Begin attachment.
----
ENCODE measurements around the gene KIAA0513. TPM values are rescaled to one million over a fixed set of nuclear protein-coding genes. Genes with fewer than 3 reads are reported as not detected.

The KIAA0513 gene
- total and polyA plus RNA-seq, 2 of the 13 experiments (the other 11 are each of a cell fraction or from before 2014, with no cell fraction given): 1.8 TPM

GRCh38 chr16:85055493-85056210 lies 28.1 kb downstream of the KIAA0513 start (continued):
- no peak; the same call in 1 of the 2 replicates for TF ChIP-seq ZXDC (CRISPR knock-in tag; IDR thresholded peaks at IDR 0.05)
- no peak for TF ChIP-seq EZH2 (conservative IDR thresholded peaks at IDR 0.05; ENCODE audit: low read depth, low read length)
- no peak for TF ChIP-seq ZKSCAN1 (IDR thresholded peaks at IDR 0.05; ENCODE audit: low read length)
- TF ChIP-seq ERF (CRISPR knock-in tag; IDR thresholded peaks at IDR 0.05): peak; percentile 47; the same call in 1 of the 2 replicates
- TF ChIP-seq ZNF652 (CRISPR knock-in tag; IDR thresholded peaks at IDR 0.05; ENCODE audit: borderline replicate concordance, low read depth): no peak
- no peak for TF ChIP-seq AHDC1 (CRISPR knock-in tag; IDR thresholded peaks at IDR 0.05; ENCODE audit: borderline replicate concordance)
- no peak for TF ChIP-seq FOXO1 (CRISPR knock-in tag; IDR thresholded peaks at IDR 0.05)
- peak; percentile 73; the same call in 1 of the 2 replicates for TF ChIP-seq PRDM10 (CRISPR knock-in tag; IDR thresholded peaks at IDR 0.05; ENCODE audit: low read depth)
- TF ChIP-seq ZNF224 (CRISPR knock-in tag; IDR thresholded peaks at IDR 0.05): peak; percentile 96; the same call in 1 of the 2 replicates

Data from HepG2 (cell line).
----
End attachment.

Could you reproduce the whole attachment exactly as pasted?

ENCODE measurements around the gene KIAA0513. TPM values are rescaled to one million over a fixed set of nuclear protein-coding genes. Genes with fewer than 3 reads are reported as not detected.

The KIAA0513 gene
- total and polyA plus RNA-seq, 2 of the 13 experiments (the other 11 are each of a cell fraction or from before 2014, with no cell fraction given): 1.8 TPM

GRCh38 chr16:85055493-85056210 lies 28.1 kb downstream of the KIAA0513 start (continued):
- no peak; the same call in 1 of the 2 replicates for TF ChIP-seq ZXDC (CRISPR knock-in tag; IDR thresholded peaks at IDR 0.05)
- no peak for TF ChIP-seq EZH2 (conservative IDR thresholded peaks at IDR 0.05; ENCODE audit: low read depth, low read length)
- no peak for TF ChIP-seq ZKSCAN1 (IDR thresholded peaks at IDR 0.05; ENCODE audit: low read length)
- TF ChIP-seq ERF (CRISPR knock-in tag; IDR thresholded peaks at IDR 0.05): peak; percentile 47; the same call in 1 of the 2 replicates
- TF ChIP-seq ZNF652 (CRISPR knock-in tag; IDR thresholded peaks at IDR 0.05; ENCODE audit: borderline replicate concordance, low read depth): no peak
- no peak for TF ChIP-seq AHDC1 (CRISPR knock-in tag; IDR thresholded peaks at IDR 0.05; ENCODE audit: borderline replicate concordance)
- no peak for TF ChIP-seq FOXO1 (CRISPR knock-in tag; IDR thresholded peaks at IDR 0.05)
- peak; percentile 73; the same call in 1 of the 2 replicates for TF ChIP-seq PRDM10 (CRISPR knock-in tag; IDR thresholded peaks at IDR 0.05; ENCODE audit: low read depth)
- TF ChIP-seq ZNF224 (CRISPR knock-in tag; IDR thresholded peaks at IDR 0.05): peak; percentile 96; the same call in 1 of the 2 replicates

Data from HepG2 (cell line).